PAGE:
During your meeting with your physician anesthesiologist before surgery, be sure to talk about any health problems you might have, all the medications you take, including nutritional or herbal supplements, and any concerns or fears you might have about your surgery. Describe any surgeries you’ve had and any problems you may have experienced with anesthesia in the past. Also talk about any memory problems or thinking problems you may have experienced after having anesthesia.
Questions and Steps:
- Ask your physician to conduct a pre-surgery cognitive test — an assessment of your mental function. The physician can use the results as a baseline for comparison after surgery.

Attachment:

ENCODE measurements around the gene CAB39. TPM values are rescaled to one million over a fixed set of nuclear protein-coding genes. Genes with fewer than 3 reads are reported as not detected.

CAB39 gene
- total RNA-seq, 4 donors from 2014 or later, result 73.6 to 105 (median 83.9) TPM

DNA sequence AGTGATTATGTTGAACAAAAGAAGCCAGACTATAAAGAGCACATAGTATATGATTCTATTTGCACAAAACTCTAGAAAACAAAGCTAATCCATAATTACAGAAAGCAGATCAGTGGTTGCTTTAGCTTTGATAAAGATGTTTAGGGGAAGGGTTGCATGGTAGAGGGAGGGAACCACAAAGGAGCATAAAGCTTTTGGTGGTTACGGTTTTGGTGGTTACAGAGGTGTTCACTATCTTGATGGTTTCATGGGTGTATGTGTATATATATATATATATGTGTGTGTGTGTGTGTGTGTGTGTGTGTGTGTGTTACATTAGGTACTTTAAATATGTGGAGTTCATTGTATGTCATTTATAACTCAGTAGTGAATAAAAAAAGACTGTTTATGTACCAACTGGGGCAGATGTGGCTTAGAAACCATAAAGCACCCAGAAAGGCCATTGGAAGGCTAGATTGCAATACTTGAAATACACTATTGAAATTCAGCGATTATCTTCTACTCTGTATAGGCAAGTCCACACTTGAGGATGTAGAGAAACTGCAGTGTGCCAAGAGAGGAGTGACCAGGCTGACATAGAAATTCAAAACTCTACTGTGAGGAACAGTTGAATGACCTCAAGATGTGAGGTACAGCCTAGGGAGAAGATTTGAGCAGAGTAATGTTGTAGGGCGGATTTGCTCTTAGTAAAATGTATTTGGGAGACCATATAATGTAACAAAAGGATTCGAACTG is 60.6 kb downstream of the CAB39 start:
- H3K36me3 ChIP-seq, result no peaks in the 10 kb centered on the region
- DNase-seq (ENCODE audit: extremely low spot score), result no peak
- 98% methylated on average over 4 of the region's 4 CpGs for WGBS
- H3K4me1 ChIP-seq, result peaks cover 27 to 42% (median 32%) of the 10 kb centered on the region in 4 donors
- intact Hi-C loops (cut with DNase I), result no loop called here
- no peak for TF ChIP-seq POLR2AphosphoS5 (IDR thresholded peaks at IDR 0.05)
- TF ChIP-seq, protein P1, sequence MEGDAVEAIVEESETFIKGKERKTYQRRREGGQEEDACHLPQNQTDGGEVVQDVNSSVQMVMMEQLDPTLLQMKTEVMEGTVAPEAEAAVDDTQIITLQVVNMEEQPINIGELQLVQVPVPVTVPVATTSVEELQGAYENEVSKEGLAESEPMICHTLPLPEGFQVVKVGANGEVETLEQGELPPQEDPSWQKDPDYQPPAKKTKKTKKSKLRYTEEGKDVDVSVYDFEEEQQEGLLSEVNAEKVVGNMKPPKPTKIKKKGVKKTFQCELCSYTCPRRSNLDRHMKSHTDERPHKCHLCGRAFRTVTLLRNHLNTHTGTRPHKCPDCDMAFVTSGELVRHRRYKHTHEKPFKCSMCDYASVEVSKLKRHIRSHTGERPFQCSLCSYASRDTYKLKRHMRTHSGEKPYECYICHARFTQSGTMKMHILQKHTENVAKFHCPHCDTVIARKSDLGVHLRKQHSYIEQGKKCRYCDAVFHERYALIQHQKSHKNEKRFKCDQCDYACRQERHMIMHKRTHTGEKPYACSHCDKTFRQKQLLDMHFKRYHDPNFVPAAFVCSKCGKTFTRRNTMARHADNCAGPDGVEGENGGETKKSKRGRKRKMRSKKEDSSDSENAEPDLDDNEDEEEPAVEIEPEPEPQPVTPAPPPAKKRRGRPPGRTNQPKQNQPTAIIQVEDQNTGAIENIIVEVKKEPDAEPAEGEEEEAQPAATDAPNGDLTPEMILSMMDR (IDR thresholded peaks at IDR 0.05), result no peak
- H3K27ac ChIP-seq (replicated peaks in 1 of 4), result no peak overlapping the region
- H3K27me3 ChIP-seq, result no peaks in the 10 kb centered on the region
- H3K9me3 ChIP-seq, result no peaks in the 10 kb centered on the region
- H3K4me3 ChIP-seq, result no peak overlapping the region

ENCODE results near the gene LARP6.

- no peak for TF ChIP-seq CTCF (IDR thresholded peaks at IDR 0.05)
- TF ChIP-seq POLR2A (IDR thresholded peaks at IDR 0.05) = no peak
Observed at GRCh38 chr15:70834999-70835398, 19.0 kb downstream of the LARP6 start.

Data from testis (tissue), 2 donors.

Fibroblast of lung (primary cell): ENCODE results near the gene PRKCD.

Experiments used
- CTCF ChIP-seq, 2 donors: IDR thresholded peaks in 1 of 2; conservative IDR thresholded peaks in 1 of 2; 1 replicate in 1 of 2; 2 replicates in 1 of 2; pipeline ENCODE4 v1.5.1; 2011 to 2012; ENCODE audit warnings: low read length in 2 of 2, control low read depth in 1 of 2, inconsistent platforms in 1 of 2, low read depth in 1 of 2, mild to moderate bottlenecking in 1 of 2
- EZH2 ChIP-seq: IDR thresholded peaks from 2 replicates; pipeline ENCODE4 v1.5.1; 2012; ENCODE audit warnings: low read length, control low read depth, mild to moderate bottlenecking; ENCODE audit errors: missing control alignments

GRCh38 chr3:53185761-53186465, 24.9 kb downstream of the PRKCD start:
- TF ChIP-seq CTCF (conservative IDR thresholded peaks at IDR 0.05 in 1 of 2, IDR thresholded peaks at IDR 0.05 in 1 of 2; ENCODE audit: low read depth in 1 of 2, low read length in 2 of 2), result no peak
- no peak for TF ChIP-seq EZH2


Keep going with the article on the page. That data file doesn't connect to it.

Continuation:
- Be sure your caregiver or person who spends the most time with you stays with you as you recover, carefully observes your physical and mental activity after surgery and reports anything troubling to your physician.
- Check with your physician before taking medications after surgery that can affect your nervous system, such as those for anxiety, seizures, muscle spasms and difficulty falling asleep.
- If you wear hearing aids or glasses, ask that they be made available to you as soon as possible after the procedure.
- Request a recovery room with a window if possible, so you can tell whether it’s day or night.
- If you will be staying overnight in the hospital, pack a family photo, a clock and a calendar, or other familiar objects from home, to help you readjust.
Read more about the aging brain and anesthesia at asahq.org/Made for This Moment.